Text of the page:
Types of interfaces in product and process architectures

In the parlance of system architecture, an interface is a point of contact between interacting system elements and other subsystems or environment at the system boundaries. Interfaces can also be seen as contracts definitions between elements that are interacting with one another.

Interfaces between interacting system elements are known as internal interfaces while interfaces with other subsystems or environment at the system boundaries are considered as external interfaces.

This post documents the types of interfaces that we will typically find in product and process architectures. Note that the types are not mutually exclusive; an interface can be in the form of different types.

Attachment interfaces

Most of the time, attachment interfaces are physical contact points that defines how components "stick" on both ends of the interaction. Interacting components usually have different physical forms that allow them to be interlocked.

Examples of attachment interfaces include:

  • The studs, tubes and bars of lego bricks.
  • The headphone jack on the headset.
  • The headphone socket on your phone.
  • The Peripheral Component Interconnect express (PCIe) slot on your computer motherboard.
  • The Peripheral Component Interconnect express (PCIe) connector on your graphics card.

Spatial (volumetric) interfaces

Spatial or volumetric interfaces define contact points through space or volume restrictions. Examples of spatial or volumetric interfaces include:

  • The size of your car boot, which determines how much you can carry in your car per trip.
  • The dimensions of the display screen on your phone which determines who much of the web page that you can view at once.
  • The storage space on your hard disk which determines how many videos that you can keep in it.
  • The build chamber of your 3D printer which determines the maximum size of the 3D object that you can print.

Transfer interfaces

Transfer interfaces are contact points that perform transformation of input and return the transformation as output. Transfer interfaces are very common in computer technology.

Examples of transfer interfaces can include:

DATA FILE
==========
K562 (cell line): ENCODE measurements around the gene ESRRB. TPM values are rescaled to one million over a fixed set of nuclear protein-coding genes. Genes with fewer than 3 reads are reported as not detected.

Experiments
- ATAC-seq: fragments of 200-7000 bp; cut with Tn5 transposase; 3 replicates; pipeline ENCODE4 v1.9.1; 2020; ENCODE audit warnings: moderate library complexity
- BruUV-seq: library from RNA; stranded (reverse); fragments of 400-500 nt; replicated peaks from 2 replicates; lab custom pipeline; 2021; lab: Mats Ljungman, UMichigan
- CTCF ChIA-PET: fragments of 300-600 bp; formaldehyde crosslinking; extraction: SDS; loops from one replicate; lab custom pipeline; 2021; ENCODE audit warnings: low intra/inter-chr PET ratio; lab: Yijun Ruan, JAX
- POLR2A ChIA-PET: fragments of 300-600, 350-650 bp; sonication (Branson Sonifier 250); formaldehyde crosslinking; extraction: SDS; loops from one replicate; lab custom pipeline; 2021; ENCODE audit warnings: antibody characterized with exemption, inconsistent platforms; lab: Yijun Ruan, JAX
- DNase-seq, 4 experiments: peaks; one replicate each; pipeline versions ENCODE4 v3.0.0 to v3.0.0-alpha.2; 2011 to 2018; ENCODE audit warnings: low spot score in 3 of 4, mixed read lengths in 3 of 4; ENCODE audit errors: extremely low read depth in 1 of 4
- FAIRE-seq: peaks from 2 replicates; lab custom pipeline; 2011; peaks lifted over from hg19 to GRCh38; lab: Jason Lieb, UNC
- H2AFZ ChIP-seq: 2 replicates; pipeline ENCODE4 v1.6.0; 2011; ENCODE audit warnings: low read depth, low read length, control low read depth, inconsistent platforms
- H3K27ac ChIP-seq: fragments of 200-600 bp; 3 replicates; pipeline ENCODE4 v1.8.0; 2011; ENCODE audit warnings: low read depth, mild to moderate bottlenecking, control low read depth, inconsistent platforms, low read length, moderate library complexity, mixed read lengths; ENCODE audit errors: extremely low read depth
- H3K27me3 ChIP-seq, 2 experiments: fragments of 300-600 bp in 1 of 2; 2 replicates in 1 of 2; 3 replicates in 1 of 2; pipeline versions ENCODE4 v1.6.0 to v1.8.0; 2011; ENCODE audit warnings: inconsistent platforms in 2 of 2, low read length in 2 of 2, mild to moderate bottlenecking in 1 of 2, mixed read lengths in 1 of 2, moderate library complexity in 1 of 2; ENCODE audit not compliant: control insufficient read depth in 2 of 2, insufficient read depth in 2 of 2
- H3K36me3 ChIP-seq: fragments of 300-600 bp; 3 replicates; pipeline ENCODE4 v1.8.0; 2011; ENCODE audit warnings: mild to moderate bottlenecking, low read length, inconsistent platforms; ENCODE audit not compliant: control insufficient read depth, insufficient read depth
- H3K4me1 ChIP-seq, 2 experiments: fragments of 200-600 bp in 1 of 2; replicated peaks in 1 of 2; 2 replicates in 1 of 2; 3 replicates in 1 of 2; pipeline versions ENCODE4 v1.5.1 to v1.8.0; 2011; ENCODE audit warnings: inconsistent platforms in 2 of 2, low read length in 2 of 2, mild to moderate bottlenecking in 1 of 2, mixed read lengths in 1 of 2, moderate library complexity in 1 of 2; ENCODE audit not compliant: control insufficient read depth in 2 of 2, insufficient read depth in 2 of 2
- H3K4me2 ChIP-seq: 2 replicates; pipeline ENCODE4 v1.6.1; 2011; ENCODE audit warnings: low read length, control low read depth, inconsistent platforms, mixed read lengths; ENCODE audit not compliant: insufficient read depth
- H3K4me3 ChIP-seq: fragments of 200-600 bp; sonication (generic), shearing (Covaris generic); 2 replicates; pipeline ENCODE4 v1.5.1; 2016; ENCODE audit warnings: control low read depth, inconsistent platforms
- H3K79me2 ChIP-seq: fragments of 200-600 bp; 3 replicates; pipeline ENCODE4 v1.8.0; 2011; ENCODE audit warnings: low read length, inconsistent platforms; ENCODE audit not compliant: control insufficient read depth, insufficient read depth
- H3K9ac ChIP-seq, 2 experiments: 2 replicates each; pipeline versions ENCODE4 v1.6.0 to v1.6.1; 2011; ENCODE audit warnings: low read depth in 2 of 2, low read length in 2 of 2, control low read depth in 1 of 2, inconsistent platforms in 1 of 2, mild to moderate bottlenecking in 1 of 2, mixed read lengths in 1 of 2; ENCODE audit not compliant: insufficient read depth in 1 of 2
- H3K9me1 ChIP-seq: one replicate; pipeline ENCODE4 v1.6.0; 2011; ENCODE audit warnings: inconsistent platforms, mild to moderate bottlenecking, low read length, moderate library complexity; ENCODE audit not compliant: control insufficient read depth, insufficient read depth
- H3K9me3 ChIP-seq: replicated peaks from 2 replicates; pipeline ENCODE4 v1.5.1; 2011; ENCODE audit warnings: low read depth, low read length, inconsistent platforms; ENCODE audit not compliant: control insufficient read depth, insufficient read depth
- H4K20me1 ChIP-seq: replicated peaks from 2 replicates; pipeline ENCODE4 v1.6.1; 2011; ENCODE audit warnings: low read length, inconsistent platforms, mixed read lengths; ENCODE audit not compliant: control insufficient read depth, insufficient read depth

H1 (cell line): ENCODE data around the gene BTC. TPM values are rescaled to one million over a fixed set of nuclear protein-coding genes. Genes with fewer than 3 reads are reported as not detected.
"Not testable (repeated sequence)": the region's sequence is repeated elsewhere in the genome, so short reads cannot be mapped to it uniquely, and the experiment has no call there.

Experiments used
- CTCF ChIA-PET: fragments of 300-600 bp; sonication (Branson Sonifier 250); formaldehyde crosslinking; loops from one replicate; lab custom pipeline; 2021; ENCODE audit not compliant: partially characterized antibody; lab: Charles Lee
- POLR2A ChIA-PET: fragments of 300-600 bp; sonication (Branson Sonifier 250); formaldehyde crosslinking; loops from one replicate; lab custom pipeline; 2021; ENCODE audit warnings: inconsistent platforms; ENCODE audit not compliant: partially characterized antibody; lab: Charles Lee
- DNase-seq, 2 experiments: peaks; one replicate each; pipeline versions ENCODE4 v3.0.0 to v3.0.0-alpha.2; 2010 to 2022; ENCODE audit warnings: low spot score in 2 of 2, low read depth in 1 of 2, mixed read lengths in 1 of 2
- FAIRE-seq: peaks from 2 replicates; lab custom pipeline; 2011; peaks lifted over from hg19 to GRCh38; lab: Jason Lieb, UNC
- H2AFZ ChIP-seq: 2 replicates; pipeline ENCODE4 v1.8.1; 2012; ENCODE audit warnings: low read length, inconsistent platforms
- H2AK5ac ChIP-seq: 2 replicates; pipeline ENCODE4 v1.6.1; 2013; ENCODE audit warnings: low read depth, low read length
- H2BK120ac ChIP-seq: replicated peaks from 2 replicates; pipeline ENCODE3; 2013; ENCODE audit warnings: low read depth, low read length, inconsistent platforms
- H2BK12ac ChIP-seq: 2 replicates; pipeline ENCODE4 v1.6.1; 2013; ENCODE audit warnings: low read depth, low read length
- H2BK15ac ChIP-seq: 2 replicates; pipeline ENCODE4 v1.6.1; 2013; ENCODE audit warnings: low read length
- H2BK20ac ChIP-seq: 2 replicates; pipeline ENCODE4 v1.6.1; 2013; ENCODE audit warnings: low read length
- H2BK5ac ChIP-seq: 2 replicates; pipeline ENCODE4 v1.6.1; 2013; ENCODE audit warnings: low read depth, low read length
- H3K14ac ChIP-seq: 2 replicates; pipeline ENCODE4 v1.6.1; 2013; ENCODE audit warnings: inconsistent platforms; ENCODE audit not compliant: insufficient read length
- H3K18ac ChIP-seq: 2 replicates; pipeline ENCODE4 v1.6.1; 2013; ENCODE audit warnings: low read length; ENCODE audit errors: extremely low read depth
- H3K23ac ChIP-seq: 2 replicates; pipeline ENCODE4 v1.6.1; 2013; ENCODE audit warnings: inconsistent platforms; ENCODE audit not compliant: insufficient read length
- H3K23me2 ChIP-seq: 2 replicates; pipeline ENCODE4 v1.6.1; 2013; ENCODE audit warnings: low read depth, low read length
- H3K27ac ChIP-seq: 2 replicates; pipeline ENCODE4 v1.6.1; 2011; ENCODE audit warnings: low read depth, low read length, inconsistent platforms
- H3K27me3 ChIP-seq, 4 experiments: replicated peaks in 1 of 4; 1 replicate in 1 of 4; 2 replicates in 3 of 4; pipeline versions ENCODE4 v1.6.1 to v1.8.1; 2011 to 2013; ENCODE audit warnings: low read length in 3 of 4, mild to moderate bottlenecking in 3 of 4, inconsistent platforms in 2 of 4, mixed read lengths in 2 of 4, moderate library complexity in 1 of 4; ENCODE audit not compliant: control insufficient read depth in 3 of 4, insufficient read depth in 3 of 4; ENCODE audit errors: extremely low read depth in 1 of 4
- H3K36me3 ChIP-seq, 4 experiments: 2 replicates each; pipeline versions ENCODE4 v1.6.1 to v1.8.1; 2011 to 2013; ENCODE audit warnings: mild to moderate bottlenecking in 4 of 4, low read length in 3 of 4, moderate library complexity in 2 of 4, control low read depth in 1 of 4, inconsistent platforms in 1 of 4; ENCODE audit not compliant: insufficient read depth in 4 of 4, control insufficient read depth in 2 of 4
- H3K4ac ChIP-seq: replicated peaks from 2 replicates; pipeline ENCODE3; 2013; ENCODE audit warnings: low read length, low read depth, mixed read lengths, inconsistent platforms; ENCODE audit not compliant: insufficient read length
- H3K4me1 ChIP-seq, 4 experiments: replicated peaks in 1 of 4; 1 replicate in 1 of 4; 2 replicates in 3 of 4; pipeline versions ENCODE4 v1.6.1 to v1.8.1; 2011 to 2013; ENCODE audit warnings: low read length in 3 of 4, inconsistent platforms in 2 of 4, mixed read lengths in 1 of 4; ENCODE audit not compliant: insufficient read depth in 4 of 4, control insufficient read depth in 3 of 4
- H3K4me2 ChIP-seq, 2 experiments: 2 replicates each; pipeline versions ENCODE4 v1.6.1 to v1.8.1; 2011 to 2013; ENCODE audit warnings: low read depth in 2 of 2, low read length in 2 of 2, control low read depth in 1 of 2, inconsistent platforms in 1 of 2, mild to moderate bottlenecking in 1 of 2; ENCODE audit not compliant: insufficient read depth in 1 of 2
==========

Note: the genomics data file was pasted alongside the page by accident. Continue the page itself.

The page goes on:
Control and communication interfaces

Control and communication interfaces are contact points which allow system elements to send signals to other system elements to perform certain tasks.

Examples of control and communication interfaces include:

  • The traffic lights which signal drivers on the road to stop or continue driving the car.
  • The remote controller which sends driving instructions to the remote control car.
  • The air traffic controller who signals the pilot of an aircraft to land his/her airplane on the runway.
  • The Basic Input/Output System (BIOS) that sends the signals to start the computer system when you switched on your computer.
  • The wireless presenter that you use to signal your computer to display another slide in your presentation.

User interfaces

User interfaces define the contact points for users to interact with elements within the system. In user interactions, the human user is seen as being part of the system of concern.

Examples of user interfaces can include:

  • The steering wheel on your car which you use to maneuver the car.
  • This web page that you are reading, which allows you to view other content on Techcoil.
  • Your Facebook wall which allows you to check out what your friends had shared with you or the public.
  • The dashboard on your washing machine which allows you to determine how you want your washing machine to wash your clothes.
  • The touch screen on your smartphone which provides you with an array of functions to control your phone.

Environment interfaces

A system environment can be described as the outside world of your system of concern. An environment interface is the contact point where elements of your system can interact with the system environment. Interactions from the environment can affect your system of concern in unintended ways.

Examples of environment interfaces can include:

  • Your mouth that eat the breakfast from your plate.
  • The HTTP endpoint of your C# web server or PHP web application that receives HTTP requests from unknown web browsers.
  • Your corporate HTTP proxy server that sends HTTP requests on behalf of your workstation.
  • The Nginx server of your LEMP stack that routes HTTP requests from web browsers to your WordPress site on your Raspberry Pi.
  • The firewall in your operating system that decides the kind of network packets that can get into your computer.

About Clivant

Clivant a.k.a Chai Heng enjoys composing software and building systems to serve people. He owns techcoil.com and hopes that whatever he had written and built so far had benefited people. All views expressed belongs to him and are not representative of the company that he works/worked for.